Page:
The United Nations Support Mission in Libya (UNSMIL) announced that two parties constituting the Joint Military Commission (5+5) reached an agreement on permanent ceasefire at the conclusion of the fourth round of this path, which had continued for a whole week.
According to the UN Envoy, Stephanie Williams, both parties agreed on ordering mercenaries to get out of the country within three months, setting-up a joint operation room and a limited military force made up of regular military personnel.
Both military delegations agreed on classifying armed forces in order to integrate their personnel into the state’s institutions as well as the restructuring of forces responsible for securing oil complexes.
Williams said that the delegates of the Libyan National Army and the Government of National Accord asked the UNSMIL that the ceasefire deal be sent to the U.N. Security Council to be accredited and to ensure full and unconditional respect from all parties towards it. She pointed out that the UN Mission will send the agreement to the Security Council and that the international community should support Libyans in implementing the ceasefire.
It is expected that the joint commission will meet during the upcoming weeks in order to jump start the sub-committees responsible for unifying the military institution, cooperating in the field of terrorism-combating, integrating the armed personnel and monitoring the departure of the mercenaries as well as being responsible for the follow-up of security arrangements.
It is envisaged that the outputs of the Libyan military path (5+5) in Geneva are an advanced step towards creating a favourable atmosphere necessary for a new political process that will wind the Skhirat agreement, with focus on the Berlin process and the Cairo declaration concerning the Libyan crisis resolution.
Within this context, there are two ways that ought to be differentiated from one another. The first: the consensual approach between the military field representatives on a tactical level, which comes in the light of understandings regarding security arrangements in the upcoming political stage. These arrangements being based on power sharing and wealth distribution.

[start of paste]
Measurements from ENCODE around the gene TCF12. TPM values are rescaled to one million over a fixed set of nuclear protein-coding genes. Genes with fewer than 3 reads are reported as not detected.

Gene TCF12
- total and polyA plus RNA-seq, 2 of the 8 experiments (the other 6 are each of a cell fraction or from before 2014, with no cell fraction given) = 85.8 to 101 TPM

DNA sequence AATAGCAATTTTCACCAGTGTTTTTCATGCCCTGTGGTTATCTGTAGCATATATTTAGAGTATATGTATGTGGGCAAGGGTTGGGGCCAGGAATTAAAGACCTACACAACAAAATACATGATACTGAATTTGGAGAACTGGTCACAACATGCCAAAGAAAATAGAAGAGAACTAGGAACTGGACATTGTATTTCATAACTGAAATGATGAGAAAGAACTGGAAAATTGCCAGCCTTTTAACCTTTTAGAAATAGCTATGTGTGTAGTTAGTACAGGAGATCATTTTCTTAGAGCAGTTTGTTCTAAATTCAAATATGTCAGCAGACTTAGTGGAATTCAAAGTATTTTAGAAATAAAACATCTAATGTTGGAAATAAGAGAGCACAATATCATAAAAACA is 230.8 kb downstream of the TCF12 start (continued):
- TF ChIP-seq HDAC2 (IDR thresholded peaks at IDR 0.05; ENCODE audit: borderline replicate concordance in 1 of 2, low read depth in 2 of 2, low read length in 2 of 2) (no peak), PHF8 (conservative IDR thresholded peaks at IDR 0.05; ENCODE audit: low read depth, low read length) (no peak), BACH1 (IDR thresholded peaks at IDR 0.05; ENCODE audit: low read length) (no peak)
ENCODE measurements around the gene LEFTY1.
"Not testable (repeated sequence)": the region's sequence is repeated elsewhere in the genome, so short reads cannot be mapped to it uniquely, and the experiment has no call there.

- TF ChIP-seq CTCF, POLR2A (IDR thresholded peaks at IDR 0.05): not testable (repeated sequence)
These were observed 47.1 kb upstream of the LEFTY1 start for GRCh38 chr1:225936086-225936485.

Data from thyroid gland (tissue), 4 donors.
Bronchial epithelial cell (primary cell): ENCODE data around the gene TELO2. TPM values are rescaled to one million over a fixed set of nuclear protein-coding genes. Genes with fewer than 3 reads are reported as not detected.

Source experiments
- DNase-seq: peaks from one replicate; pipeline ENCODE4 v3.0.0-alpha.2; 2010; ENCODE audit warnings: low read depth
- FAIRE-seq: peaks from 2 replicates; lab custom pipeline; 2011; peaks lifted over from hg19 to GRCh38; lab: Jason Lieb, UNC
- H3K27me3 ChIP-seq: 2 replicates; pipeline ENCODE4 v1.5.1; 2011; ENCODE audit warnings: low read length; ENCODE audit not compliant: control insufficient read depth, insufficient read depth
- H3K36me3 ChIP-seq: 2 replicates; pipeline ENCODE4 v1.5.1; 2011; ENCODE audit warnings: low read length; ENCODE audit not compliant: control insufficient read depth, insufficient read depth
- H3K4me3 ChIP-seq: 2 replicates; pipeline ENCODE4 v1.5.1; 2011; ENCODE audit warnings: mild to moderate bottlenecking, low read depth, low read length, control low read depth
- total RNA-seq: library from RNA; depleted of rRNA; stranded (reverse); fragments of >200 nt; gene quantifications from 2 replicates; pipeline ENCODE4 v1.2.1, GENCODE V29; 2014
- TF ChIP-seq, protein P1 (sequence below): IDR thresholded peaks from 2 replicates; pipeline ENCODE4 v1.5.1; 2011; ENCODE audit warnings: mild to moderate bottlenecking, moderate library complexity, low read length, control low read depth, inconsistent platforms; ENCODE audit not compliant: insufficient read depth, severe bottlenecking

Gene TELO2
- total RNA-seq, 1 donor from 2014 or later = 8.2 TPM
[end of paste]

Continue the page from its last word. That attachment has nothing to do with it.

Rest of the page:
The security arrangements include the form and pattern of deployment in the centre of the country namely Sirte, which will likely be the new government seat within a comprehensive political framework. This aims at keeping it away from regional polarisation between the east and west of the country and safeguarding it from the militias’ power. This is to be done through the participation of joint police and military forces from both sides. The arrangements should also be linked to the economic sphere, regarding the restructuring of the oil complexes’ guards so as to allow a joint control and security administration.
As for the strategic issues concerning the military sphere, it seems that they will be moved to the future, especially the issue of unifying the military institution, ending foreign presence, for what has actually been agreed upon is terminating foreign mercenaries, not the permanent foreign military presence.
Moreover, signs given by Williams about the continuance of the military path in parallel with the aforementioned preliminary stage are considered a positive mechanism on the way of creating a favourable atmosphere in dealing with dilemmas constituting obstacles before these main issues.
However, it is likely that this will require long-term procedures and arrangements that may take several years and will be judged in the light of the upcoming political process whether it will transfer the country to sustainable political stability or just a cycle within several and consecutive transitional stages that Libya witnessed during the past decade is yet unclear.
On the whole, it can be said that the military path outputs have accomplished a qualitative leap in the path of political and economic process arrangements.
It remains to be seen whether the comprehensive political dialogue will result in realising a qualitative leap concerning military issues in general. These issues are connected to the future of the political process in the post-preliminary stage, which will continue for eighteen months.
The results it may bring forth as a next step in the form of a permanent constitution are a parliament and an elected government.
On the operational level, it will depend on a number of initial tests such as success in ending the mercenaries’ presence in the country, the ability to stop manifestations of political and security chaos in a way that reinforces the invulnerability of the Libyan state, which was torn by conflict. These previous steps must be taken to be able to confront challenges and dangers in order to restore the state’s independence and sovereignty.